Wednesday, October 26, 2011
Macro Economics and The Blame Game
Despite the constant blame game going on between Dems and Republicans, when one looks at the facts, America has been in economic decline for more than fifteen years. The decline actually began with the erosian of America's manufacturing base.
When one looks back at developments over the last thirty years we see that the first crack in our manufacturing armor occurred in the early 1980's when Japan began to clean our clock in auto manufacturing. While Detroit was building 20 feet long gas guzzlers Toyota and Honda began turning our stylish and fuel efficient cars for the America market. After one looks at the built in costs of overly generous unionized wages and Cadillac health care programs in Detroit it doesn't take a genius to figure out that Japan, and later the Koreans, would win the war.
Our manufacturing decline was offset by the explosive rise of our technology prowess in the mid 90's as Microsoft and Intel and Cisco and IBM began providing products and services that provided a healthy economic base.
Then came the North American Free Trade Agreement (NAFTA). Signed into law by President Clinton, NAFTA opened up trade opportunties. Unfortunately, the trade opportunities were for Asia and Mexico. The U.S., with our built in labor rules and manufacturing costs, could not compete with "dollar a day" Mexican workers and Chinese prison manufacturing labor. Tens of thousands of American businesses collapsed, to include American clothing factories and any number of small and large tooling and manufacturing concerns.
Since NAFTA the American economy has been in a tailspin. We have tried mightily to offset losses in manufacturing by boosting the service sector of our economy. However, in the last few years, even the service sector businesses are migrating to countries with more favorable corporate tax structures and cheap labor. When you call the 800 number of an American business these days you are more than likely will be talking to a customer service representative in Mexico or India.
Another factor in our economic decline has been our big corporations complete loss of civic and community responsibility and the emphasis on the "bottom line" over love of country. Despite all of Obama's faults, he is right on in pointing this out. While he rightly points out that we must reward U.S. companies who employ Americans, his liberal policies are achieving the opposite actions; he is driving more U.S. companies out of the U.S. due to crippling federal mandates with everything from labor union favoritism to the effects of Obamacare on operating costs.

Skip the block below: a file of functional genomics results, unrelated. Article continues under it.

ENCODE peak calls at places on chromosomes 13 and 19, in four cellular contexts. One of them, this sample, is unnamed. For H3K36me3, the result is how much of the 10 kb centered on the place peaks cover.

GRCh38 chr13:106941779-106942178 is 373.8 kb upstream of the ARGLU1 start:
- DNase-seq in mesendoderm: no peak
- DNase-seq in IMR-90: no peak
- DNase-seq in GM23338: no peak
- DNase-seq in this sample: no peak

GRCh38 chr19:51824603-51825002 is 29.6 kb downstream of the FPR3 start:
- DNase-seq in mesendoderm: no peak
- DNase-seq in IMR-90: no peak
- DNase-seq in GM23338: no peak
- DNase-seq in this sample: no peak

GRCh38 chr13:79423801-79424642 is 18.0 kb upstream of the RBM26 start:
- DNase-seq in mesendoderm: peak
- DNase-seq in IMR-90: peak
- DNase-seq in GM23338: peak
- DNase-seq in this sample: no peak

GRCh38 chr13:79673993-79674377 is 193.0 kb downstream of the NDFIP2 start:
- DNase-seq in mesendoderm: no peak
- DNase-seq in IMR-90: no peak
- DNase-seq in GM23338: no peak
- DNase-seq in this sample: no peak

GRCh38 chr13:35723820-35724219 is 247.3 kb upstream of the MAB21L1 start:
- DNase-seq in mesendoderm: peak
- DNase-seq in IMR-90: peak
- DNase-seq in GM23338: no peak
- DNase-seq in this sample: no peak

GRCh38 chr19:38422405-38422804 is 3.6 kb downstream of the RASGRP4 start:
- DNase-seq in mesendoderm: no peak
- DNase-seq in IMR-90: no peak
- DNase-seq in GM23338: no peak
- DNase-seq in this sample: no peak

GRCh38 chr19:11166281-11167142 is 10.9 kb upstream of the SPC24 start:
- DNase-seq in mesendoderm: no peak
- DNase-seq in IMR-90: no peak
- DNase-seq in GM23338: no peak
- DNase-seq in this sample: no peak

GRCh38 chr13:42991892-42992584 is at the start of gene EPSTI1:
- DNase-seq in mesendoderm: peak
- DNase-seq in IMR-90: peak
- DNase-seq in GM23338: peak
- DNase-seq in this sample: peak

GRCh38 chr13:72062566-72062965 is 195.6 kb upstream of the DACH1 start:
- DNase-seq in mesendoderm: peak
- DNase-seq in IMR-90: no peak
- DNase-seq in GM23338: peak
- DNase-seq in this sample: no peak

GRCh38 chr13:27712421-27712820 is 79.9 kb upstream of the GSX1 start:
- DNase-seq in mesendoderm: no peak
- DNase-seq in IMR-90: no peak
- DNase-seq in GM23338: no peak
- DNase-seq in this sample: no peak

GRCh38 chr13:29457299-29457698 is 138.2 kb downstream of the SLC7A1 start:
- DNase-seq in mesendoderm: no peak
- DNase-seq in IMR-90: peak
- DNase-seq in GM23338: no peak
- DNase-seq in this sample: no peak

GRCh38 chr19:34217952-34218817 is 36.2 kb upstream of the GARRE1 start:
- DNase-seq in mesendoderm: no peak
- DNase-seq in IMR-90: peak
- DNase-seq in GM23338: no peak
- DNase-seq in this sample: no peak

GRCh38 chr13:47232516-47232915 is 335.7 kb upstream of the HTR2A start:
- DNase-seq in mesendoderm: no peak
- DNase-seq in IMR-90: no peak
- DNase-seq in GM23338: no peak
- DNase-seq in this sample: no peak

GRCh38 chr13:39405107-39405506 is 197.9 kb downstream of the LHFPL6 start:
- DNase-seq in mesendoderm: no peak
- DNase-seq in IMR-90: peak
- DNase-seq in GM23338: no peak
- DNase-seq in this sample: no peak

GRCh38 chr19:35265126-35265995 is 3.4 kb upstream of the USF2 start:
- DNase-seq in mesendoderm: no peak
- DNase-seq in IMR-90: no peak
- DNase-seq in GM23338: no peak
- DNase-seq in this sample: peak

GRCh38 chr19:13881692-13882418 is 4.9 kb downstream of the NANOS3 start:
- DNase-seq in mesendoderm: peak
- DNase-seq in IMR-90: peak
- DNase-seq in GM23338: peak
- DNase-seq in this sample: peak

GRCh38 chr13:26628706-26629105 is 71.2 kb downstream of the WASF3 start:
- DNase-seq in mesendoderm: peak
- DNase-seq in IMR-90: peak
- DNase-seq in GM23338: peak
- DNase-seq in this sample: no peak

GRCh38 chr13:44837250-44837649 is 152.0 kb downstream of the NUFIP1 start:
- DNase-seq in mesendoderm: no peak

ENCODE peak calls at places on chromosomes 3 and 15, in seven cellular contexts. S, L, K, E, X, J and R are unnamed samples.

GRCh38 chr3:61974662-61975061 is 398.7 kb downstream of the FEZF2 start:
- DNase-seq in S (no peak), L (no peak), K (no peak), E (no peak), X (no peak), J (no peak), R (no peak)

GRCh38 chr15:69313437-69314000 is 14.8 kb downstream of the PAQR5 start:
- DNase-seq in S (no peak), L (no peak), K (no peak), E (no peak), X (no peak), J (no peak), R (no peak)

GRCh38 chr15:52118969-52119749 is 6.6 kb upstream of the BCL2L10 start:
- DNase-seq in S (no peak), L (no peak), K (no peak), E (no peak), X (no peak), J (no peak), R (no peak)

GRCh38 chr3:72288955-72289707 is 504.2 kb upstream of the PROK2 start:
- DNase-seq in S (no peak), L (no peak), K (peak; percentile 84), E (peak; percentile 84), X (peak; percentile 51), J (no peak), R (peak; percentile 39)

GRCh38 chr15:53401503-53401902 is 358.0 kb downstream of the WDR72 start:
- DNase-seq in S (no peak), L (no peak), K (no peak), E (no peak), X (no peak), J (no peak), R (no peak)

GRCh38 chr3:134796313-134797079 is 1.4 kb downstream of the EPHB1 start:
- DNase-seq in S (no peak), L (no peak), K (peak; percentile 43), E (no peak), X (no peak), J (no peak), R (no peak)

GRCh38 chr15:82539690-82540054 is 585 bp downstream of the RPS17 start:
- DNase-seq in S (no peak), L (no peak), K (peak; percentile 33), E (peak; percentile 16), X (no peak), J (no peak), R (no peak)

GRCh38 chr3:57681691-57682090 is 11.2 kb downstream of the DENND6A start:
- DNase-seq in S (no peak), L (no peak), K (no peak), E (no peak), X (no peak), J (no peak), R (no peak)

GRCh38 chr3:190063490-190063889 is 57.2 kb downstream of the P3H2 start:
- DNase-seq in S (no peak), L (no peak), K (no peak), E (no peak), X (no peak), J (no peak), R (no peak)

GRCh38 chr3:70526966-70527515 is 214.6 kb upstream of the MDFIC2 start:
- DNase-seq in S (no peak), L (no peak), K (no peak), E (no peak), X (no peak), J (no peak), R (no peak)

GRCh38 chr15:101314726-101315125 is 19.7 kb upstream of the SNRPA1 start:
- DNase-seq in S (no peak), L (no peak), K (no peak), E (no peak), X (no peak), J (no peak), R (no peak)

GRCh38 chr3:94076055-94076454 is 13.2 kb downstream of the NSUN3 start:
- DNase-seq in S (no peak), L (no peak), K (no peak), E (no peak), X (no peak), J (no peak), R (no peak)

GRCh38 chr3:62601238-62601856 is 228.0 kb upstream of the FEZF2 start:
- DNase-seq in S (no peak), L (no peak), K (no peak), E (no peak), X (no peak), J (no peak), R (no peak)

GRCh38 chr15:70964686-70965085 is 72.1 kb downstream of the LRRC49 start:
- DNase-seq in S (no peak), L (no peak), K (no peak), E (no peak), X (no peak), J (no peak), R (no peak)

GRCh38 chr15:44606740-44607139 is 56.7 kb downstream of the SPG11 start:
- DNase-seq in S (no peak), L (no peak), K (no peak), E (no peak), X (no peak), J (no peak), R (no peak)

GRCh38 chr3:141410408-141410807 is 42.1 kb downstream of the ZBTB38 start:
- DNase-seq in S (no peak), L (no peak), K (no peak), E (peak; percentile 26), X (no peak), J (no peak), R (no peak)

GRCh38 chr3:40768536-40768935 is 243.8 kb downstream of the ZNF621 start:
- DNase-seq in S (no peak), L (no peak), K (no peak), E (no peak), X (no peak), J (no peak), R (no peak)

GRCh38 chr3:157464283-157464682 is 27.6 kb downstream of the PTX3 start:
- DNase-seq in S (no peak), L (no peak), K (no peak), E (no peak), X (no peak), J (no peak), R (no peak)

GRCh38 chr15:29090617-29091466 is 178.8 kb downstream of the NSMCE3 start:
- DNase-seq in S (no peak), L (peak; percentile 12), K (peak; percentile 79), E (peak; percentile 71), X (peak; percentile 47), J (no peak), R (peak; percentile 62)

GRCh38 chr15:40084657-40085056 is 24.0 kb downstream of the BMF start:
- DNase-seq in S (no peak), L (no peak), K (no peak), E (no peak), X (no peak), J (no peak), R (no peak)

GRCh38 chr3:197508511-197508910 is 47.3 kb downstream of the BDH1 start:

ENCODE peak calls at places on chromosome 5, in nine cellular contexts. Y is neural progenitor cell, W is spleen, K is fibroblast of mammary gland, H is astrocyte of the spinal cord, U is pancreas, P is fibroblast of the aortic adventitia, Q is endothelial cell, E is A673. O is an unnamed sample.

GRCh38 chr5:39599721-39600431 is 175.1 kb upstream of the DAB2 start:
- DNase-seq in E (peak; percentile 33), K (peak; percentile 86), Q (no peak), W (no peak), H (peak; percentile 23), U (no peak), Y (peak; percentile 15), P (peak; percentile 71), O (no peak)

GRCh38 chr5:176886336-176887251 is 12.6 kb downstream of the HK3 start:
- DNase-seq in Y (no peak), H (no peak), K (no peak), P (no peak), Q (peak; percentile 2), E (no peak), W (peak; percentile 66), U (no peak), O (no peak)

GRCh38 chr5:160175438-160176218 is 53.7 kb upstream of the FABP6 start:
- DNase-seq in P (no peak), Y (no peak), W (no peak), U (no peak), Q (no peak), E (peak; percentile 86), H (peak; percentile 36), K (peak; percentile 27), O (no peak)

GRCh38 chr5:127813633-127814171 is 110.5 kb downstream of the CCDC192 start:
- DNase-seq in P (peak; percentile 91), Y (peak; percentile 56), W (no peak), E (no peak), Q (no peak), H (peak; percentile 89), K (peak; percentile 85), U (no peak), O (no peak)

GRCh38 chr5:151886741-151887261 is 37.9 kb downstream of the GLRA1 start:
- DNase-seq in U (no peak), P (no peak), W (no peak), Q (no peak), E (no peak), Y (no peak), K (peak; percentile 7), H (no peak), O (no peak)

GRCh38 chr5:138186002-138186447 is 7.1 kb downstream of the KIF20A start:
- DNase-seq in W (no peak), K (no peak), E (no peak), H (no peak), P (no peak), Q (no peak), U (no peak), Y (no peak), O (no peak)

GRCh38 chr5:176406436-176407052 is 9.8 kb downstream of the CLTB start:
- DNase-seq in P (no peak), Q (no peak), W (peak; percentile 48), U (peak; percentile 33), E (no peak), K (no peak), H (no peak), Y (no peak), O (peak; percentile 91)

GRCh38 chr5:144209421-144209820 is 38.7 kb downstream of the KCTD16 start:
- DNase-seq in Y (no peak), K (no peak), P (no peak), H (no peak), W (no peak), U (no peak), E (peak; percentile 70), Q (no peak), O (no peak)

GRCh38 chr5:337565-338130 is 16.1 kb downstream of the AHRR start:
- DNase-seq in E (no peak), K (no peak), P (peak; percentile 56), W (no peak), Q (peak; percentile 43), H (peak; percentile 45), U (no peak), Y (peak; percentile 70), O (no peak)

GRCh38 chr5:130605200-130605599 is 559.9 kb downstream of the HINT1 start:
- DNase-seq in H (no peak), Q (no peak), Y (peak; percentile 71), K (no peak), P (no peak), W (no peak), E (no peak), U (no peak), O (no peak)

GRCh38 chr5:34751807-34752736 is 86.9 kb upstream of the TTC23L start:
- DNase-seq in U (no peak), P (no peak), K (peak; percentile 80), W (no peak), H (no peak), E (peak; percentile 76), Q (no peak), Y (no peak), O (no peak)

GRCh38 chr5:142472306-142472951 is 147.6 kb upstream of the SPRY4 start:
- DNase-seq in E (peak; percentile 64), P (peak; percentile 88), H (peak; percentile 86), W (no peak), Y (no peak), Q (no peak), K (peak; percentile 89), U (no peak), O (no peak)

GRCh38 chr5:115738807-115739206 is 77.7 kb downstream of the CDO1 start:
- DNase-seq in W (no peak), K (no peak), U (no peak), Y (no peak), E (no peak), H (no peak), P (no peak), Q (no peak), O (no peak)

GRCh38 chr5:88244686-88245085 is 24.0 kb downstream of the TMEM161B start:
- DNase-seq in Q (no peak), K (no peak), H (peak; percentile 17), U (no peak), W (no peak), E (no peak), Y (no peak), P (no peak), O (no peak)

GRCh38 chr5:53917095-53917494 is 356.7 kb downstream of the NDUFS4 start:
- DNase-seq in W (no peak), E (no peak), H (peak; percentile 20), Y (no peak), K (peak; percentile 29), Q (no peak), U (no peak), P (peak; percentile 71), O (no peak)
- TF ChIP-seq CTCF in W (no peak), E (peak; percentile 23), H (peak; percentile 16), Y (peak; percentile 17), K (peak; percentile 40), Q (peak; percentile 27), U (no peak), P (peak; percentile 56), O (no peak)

If we are to reverse this long term trend in our economic decline it is essential that we eliminate corporate tax loopholes while lowering corporate tax rates. We must then defeat Obamacare and back off of big government's interference in labor relations. As Obama proposes, we need to reward companies who employ Americans and punish those who don't. Finally, we must either work to tweak NAFTA, and all other future trade agreements, to make them more equitable, or we must begin to impose a tariff on all foreign made products. This is not a new and novel idea. For more than a century of our history foreign trade tariffs were the primary source of government revenues. We cannot hope to compete with Mexico or Korea or India or Chinese prison labor under the current trade regulations.
America has a plethora of problems to work through, to include our massive federal debt, the fraud waste and abuse in entitlements and meeting our current and future energy needs, but our macro economic model has been askew for three decades and must be reformed if America is to ever again prosper in today's economic climate.